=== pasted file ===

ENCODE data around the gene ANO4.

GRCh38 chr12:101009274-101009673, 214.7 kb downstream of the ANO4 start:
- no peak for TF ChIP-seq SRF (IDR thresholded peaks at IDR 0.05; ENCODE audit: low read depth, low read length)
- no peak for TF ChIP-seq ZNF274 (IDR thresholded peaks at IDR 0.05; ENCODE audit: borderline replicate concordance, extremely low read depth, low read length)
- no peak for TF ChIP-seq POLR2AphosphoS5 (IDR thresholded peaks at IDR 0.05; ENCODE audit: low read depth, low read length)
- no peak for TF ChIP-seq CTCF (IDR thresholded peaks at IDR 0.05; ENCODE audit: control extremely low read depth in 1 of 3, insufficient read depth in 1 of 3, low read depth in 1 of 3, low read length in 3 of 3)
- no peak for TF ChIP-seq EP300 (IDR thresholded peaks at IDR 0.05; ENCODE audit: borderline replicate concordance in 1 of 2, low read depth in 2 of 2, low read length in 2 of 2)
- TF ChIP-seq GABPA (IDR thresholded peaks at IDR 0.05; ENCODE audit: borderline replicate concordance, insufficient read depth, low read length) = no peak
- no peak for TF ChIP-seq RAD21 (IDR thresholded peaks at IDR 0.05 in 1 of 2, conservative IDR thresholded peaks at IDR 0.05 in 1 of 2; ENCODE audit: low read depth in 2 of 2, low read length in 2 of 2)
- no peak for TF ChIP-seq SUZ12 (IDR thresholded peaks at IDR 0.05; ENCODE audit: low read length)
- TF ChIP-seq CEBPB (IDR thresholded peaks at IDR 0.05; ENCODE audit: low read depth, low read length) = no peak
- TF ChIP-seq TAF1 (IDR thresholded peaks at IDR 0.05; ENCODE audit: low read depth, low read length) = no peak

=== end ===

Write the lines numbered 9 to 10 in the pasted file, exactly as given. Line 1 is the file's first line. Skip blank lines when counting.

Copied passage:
- no peak for TF ChIP-seq RAD21 (IDR thresholded peaks at IDR 0.05 in 1 of 2, conservative IDR thresholded peaks at IDR 0.05 in 1 of 2; ENCODE audit: low read depth in 2 of 2, low read length in 2 of 2)
- no peak for TF ChIP-seq SUZ12 (IDR thresholded peaks at IDR 0.05; ENCODE audit: low read length)